Heritage Park Residents Express Safety Concerns

Community members ask for help from Trappe Borough Council in dealing with a group of teens involved in mischief and criminal behaviors.

A half dozen Heritage Park residents attended the Oct. 2 Trappe Borough Council meeting to discuss their concerns about the neighborhood, located behind the Trappe Shopping Center.

The residents report that a group of approximately 20 teens, ranging in age from 13-18, have been harassing people in the development and engaging in criminal activities in the neighborhood, as well at the adjacent Trappe Shopping Center and Waterworks Park.

“They are intimidating,” one resident reported, saying she and her 9-year-old were called names and harassed as they walked from their Heritage Park home to the CVS store in the Trappe Center. Her car was also broken into recently and electronics and other items were stolen.

The residents have been in touch with the state police numerous times over incidents ranging from general harassment, to fires being set, odors of marijuana in the tunnels at Waterworks Park and the scaling of the walls of the shopping center to run along the roof of the building.

“It doesn’t feel like a good place to live,” reported a resident. “We call the police and it takes them 10-90 minutes to get to us.”

While the state police initially told residents to call whenever they felt the need, one officer recently told a resident to only call if they see actual criminal activity.

“We’d love for you to raise our taxes and get a police force,” one Heritage Park resident told Council.

Councilman Paul Edwards responded by saying, “we began doing a study several years ago on the feasibility of a local police force, but the study was not completed.”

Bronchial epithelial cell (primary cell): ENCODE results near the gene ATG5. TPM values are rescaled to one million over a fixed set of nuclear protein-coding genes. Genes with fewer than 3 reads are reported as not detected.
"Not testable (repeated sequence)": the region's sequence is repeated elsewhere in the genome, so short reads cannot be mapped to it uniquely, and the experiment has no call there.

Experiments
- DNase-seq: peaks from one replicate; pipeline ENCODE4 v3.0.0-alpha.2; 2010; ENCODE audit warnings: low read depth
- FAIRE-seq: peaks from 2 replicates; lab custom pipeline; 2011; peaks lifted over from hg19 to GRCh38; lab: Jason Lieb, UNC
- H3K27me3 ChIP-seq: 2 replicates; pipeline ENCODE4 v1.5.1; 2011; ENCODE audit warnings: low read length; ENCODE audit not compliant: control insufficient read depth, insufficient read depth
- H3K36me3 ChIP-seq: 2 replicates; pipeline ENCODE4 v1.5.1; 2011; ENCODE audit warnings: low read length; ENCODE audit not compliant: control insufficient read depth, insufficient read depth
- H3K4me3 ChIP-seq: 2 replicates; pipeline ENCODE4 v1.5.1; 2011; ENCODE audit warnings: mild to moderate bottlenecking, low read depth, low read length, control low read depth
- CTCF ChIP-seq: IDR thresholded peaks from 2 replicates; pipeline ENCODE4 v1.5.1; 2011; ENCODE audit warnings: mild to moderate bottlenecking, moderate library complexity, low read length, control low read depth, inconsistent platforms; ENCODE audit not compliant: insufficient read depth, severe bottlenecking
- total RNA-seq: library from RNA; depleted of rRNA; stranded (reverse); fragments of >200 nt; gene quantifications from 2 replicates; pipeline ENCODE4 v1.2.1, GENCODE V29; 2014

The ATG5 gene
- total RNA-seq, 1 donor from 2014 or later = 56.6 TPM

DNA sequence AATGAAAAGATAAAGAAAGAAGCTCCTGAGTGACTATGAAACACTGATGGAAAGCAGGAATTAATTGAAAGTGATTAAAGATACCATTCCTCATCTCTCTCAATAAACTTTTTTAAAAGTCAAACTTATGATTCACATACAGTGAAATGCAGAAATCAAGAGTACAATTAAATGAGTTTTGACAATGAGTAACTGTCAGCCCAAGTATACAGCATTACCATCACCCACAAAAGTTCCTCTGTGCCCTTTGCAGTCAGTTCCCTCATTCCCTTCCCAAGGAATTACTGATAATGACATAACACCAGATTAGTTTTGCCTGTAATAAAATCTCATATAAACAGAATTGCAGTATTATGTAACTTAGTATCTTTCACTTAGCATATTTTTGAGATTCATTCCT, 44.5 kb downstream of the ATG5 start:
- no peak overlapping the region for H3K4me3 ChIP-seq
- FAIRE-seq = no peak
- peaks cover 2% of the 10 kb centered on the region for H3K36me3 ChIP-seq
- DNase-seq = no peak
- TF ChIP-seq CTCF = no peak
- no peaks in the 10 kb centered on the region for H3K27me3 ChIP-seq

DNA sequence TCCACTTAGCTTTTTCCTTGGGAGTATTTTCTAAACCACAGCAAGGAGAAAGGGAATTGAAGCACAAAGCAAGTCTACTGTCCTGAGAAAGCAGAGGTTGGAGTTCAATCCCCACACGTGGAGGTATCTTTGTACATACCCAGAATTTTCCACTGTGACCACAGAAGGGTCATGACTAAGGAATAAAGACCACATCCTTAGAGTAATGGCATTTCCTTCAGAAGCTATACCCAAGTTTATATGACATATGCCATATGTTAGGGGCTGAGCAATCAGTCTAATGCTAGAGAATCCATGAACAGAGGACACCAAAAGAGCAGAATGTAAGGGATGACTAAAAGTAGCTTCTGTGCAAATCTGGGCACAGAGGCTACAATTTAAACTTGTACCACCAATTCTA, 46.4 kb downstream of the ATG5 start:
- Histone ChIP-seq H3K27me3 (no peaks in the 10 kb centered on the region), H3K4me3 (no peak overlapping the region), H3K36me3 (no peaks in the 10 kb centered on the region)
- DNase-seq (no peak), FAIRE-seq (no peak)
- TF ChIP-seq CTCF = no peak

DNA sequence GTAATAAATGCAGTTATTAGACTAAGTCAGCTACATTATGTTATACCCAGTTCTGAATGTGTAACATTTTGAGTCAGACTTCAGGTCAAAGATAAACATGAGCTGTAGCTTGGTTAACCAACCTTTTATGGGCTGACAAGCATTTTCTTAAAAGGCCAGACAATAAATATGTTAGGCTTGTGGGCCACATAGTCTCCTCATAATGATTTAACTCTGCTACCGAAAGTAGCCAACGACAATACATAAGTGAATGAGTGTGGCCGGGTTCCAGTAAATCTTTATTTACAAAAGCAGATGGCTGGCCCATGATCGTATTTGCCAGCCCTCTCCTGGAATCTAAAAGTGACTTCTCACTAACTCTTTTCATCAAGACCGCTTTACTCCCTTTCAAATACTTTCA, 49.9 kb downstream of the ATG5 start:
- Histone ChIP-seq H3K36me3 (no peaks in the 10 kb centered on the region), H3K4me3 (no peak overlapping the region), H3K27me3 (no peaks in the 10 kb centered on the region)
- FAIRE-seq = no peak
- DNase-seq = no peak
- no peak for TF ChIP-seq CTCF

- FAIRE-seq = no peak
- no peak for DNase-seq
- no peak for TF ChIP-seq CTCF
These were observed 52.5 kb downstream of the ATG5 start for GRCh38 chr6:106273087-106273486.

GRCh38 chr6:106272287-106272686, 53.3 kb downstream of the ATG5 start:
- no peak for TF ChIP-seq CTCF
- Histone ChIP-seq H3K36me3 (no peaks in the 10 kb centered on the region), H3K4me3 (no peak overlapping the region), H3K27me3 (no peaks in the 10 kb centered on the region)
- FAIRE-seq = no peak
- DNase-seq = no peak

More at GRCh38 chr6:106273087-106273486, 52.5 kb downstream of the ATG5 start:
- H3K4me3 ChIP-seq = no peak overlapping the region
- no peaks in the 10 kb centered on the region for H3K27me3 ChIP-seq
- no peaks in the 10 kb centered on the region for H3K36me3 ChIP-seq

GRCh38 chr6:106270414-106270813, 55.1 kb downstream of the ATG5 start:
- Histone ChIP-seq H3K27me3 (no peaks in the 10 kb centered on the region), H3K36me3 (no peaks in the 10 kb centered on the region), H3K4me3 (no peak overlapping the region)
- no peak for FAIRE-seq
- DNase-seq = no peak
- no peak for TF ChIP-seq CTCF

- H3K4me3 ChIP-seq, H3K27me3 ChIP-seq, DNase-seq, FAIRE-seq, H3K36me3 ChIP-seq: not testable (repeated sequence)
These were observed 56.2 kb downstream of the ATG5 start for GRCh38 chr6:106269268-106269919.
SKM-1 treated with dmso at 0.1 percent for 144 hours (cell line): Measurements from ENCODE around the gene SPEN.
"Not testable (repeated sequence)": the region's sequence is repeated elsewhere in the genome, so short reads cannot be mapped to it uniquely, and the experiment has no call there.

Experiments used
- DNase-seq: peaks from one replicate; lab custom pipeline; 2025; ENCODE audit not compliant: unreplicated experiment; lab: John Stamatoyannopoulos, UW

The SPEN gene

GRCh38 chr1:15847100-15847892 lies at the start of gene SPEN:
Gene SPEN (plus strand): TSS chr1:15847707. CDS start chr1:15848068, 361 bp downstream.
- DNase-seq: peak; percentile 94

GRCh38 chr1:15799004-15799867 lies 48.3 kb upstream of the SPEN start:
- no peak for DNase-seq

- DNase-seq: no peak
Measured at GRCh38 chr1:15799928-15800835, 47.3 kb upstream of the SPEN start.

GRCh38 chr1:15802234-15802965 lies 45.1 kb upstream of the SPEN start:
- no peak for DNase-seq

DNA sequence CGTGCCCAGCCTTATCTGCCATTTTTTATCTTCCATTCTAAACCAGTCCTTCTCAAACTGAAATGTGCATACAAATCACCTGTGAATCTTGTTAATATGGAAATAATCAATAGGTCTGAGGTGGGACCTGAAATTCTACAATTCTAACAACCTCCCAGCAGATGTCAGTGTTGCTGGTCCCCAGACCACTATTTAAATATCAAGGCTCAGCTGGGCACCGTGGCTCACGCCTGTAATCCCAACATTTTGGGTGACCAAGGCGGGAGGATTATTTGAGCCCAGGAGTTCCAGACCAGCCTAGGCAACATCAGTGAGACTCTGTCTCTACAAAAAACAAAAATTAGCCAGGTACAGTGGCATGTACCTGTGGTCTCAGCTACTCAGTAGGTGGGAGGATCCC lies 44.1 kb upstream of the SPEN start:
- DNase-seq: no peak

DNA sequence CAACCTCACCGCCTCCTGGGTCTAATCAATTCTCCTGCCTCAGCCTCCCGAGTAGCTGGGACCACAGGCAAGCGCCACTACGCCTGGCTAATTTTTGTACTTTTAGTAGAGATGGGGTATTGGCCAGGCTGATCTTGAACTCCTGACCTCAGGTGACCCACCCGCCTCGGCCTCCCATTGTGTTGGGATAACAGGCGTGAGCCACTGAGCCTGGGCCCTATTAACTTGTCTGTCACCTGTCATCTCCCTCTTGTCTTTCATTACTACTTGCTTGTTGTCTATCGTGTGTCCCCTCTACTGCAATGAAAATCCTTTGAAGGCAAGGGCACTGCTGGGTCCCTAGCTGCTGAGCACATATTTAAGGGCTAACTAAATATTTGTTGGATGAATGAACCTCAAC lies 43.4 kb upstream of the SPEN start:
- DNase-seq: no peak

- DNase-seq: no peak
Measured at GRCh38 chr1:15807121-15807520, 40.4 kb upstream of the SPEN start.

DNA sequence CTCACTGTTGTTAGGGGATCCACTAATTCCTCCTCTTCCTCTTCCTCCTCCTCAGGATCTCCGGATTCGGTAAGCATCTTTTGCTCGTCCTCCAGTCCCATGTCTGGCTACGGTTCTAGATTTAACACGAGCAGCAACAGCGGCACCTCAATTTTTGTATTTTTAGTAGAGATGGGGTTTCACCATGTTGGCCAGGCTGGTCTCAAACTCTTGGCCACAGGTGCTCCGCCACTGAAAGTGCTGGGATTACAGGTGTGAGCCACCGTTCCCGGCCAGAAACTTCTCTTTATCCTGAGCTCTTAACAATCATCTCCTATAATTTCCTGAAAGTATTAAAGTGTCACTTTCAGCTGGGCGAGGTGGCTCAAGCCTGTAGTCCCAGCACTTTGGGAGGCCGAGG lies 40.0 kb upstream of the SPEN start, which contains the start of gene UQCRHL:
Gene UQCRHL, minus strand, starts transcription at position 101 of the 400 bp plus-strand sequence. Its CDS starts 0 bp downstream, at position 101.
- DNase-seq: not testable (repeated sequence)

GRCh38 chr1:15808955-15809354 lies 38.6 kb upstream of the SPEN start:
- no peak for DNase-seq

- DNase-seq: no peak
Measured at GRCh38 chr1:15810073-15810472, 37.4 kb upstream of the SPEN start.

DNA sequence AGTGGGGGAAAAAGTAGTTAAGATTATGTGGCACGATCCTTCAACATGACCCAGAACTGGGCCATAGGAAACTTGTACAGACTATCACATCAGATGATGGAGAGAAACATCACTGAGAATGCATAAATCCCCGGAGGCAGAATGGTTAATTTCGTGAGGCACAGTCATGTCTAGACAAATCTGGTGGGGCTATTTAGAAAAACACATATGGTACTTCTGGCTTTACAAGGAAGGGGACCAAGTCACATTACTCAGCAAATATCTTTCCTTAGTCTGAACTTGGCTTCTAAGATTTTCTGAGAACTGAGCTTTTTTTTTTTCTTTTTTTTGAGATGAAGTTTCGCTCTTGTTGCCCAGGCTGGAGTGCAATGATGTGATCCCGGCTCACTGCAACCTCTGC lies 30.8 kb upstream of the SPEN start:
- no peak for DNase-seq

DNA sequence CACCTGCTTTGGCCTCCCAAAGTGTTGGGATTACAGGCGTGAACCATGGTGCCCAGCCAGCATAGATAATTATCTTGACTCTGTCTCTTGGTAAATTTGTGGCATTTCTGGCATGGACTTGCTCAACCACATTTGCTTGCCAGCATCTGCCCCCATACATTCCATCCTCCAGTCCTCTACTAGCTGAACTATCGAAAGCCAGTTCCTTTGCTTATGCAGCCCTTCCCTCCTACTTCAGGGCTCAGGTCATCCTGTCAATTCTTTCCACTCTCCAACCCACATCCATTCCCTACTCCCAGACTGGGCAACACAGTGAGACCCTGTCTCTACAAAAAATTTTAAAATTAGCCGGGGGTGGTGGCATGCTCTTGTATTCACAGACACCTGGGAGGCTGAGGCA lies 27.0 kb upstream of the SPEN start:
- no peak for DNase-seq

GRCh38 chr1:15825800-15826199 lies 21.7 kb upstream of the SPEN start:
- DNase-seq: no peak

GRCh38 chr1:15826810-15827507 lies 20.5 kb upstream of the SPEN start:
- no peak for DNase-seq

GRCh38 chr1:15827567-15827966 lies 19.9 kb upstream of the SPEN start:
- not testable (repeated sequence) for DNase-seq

Borough Manager Jacqui Guenther has been in contact with the state police about the situation and says the force has been making more rounds in the area. The manager of the shopping center has hired a security guard who has identified all of the teens involved.

Council president Fred Schuetz suggested that the neighborhood put together a town watch. Residents were directed to the borough website for information on organizing a neighborhood watch program. All council members encouraged the residents to contact the police whenever they needed to and asked Manager Guenther to follow-up on the comments of the officer who asked them not to call.

Brian Long, Trappe Fire Chief, said that his department could put more presence in the form of marked vehicles in the park and around the neighborhood. He also supports an organized town watch.

“Where are the parents of these kids?" one resident said to Council, reporting that the teens are hanging around after school until the late night hours.

“When one of my neighbors approached a father of one of the boys to warn him that the police were being called, the father coldcocked my neighbor. It just doesn't feel safe."

Council asked the residents to keep them informed through the borough manager and pledged support of a neighborhood watch group.

The next Trappe Borough Council meeting date has changed due to Election Day on Tuesday, November 6. The public is invited to attend the next meeting on Tuesday, November 13 at 7 pm at Borough Hall.

joe October 04, 2012 at 11:16 AM
That's why I moved to the Borough of Collegeville. Our own police department who respond VERY quickly to our needs and concerns. Yes, it may cost a few more dollars in taxes a year, but well worth it. Trappe should look into forming a joint police force with Collgegville to share costs for each municipality. Relying on the State Police for attention to one's concerns and a quick response time is unrealistic. They have too large of an area to patrol and they are understaffed for it.
Steven M. Sellet October 04, 2012 at 12:59 PM
I think Joe has in right. Although I live in Collegeville I live very close to the Collegeville/Trappe line. We already share a joint Water and Sewer Authority. Having a joint Police Force should be no different. I would go as far as to say that combining the two Boroughs into one would make a lot of sense.